What are the perks of being a rockstar? “Character development” might not be the first thing that comes to mind. But a group of kids on Chicago’s South Side are proving it’s the case.
Intonation Music Workshop is a program that gives at-risk kids the opportunity to form and perform with their own pop and rock groups. So far, 3,000 students have formed more than 300 bands through Intonation, writing and playing their own music while learning the merits of hard work and collaboration. Talk about empowering.
Michael Simons, the driving (and drumming) force behind Intonation, shared his program’s raison d’etre with Rewire (and let us hang out at a band rehearsal).
Rewire: What’s the story behind Intonation Music Workshop?
Michael Simons: Intonation works with young people to spark an interest and explore their potential by learning to play instruments, form their own bands, and perform the music they know and love. Every aspect of our program is geared towards amplifying youth voice and agency, which starts with working in a genre that’s steeped in youth culture, rock and pop music. The rock band programs we offer in the schools and parks are a vehicle for students to to get involved in something meaningful to them, while at the same time learning critical life skills and character traits like teamwork, persistence, confidence, and agency.
I grew up playing drums in bands and it was a huge part of my identity in my formative years, much more than sports was. I was also lucky enough to spend 13 summers at overnight camp, where I learned the true meaning of camaraderie. These two forces combined to ignite the spark that became Intonation.
When I became an adult I started volunteering with Community Panels for Youth through Northwestern’s Family and Justice Center. Our job was to work with first -time youth offenders to keep them out of the criminal justice system, because once a child goes in, it’s very hard to get out.
I found it hard to connect with the youth, who viewed me as another in a long line of faces parachuting in to tell them what they had to do, and I yearned for a way to create a relationship based in trust and shared experience. Also, as a lead panel member, part of my job was to find engaging activities during after-school hours, when many children were left unsupervised, and when 99 percent of these offenses were taking place. I flashed back on my own childhood and had a lightbulb realization that offering young people a chance to play in their own band would help fill both gaps.
Rewire: What challenges do your students face?
MS: Our focus is now in the greater Bronzeville area on Chicago’s South Side. As everyone knows from picking up the paper or turning on the television, gun violence and ongoing school budget woes are prevalent in Chicago, and in many of the neighborhoods we serve, opportunities for engaging youth activities are scarce. As a result, we have a high percentage of young people experiencing various forms of trauma.
A recent study by University of Chicago, Northwestern University and the United Way found that one in three kids report symptoms of clinical depression, and two out of three fear for the safety of their friends and family. Our challenge is to be able to meet students where they are and provide a safe space to work with them toward discovery and empowerment. It’s important to know that despite what the news tells us, there is also a tremendous amount of great work and positive energy happening around this, and Intonation is just one small part of a large community violence and trauma prevention action plan in Bronzeville.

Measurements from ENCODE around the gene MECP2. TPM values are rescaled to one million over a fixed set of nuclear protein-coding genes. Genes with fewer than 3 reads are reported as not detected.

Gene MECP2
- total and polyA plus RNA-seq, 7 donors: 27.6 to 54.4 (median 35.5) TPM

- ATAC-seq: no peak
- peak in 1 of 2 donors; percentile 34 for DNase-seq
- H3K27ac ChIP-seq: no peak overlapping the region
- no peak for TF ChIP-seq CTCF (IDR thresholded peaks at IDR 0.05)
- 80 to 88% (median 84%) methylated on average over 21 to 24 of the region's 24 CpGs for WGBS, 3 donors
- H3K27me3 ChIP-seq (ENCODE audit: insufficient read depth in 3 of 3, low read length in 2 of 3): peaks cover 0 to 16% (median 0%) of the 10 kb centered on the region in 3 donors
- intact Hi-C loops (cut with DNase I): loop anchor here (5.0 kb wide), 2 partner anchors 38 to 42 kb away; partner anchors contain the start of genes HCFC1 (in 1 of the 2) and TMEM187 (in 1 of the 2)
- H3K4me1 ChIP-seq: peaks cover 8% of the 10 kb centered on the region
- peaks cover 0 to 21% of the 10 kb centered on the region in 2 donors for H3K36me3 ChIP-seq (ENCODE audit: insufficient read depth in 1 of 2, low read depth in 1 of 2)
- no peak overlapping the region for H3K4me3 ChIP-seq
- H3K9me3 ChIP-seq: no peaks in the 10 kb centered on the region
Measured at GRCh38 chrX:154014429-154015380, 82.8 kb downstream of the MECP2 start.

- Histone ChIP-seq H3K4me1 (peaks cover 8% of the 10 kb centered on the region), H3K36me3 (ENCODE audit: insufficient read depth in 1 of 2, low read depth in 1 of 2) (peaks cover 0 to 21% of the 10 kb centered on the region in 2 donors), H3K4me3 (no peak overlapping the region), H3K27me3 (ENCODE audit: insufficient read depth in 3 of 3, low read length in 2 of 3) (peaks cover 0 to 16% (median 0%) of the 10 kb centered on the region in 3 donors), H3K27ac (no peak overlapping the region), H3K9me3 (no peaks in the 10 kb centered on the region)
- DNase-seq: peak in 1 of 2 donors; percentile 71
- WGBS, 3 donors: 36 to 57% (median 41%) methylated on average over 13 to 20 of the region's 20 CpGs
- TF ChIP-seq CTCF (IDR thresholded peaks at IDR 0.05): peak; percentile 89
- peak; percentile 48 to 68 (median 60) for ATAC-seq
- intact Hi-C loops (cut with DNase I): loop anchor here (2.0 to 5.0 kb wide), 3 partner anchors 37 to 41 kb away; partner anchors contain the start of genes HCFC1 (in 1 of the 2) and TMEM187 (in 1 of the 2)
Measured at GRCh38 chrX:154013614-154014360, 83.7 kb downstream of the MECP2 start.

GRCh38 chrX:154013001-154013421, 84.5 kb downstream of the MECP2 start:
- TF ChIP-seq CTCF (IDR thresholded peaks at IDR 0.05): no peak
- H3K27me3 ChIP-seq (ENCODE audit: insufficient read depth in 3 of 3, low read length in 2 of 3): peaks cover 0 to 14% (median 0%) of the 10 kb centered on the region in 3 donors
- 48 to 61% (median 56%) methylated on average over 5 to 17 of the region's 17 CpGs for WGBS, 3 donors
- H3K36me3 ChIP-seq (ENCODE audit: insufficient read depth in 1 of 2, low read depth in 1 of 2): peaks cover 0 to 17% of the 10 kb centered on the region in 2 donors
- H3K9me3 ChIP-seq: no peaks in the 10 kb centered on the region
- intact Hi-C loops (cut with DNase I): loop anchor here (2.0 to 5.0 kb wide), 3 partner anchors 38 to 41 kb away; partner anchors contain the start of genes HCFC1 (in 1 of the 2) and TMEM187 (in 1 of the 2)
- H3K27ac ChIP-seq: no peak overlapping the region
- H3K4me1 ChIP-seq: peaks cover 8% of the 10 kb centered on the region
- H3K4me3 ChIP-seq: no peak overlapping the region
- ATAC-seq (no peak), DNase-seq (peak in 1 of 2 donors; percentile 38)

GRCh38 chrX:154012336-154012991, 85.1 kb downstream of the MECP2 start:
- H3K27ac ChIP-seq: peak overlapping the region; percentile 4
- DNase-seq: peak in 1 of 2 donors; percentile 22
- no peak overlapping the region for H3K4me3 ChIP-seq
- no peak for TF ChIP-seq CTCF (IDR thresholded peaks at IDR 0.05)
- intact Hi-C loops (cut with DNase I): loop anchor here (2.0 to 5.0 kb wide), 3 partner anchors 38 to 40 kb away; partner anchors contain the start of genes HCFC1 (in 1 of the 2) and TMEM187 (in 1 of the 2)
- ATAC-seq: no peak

Rewire: Is there something unique about music that makes it a good way to connect with your students?
MS: Music is a great unifier and can often succeed where words fail. A shared musical experience can bring a group of people from various backgrounds together seamlessly. For our kids, the music is already in them. Walk into any school and you’ll see young people tapping out beats with their pencils, chanting and singing in the lunchroom and on the playground. At Intonation, we harness that musical energy into a student-driven learning experience and a way of moving through the world with confidence.
For our band members, it’s a unique experience to perform the music they know and love, and to do it on stages across the city. Our frequent performance trips take students out of their neighborhoods to different parts of the city as performing artists, which broadens their horizons and encourages them to think big about their futures and the world of possibilities open to them.
Rewire: What advice do you have for folks who want to make a difference by starting a youth organization?
MS: I think it’s helpful early on to identify the gap you’re trying to fill or the problem you’re trying to solve, then survey the landscape to see if there are other organizations in your area working in the same realm. If so, perhaps you can join forces or at least get a sense of where your idea may fit into the greater context.
Share your ideas with your closest friends, family and colleagues for feedback and network and brainstorm with them around ways to pilot your hunch. Don’t be intimidated by what you don’t know. It’s OK to dive in guided by your passion and intuition, and the rest will come by testing and refining, trial and error.
Web editor Katie Moritz contributed to this article.
Jim is an internationally published, award-winning photographer based in Los Angeles. His interest in photography began as a young child, when his father—James Newberry, who founded the photography department at Columbia College Chicago—gave him a camera and taught him how to use it. He later graduated from Columbia, and soon after began shooting assignments for magazines and record labels.
Jim continues to shoot for editorial and commercial clients, as well as shooting fine art photography, especially street pictures.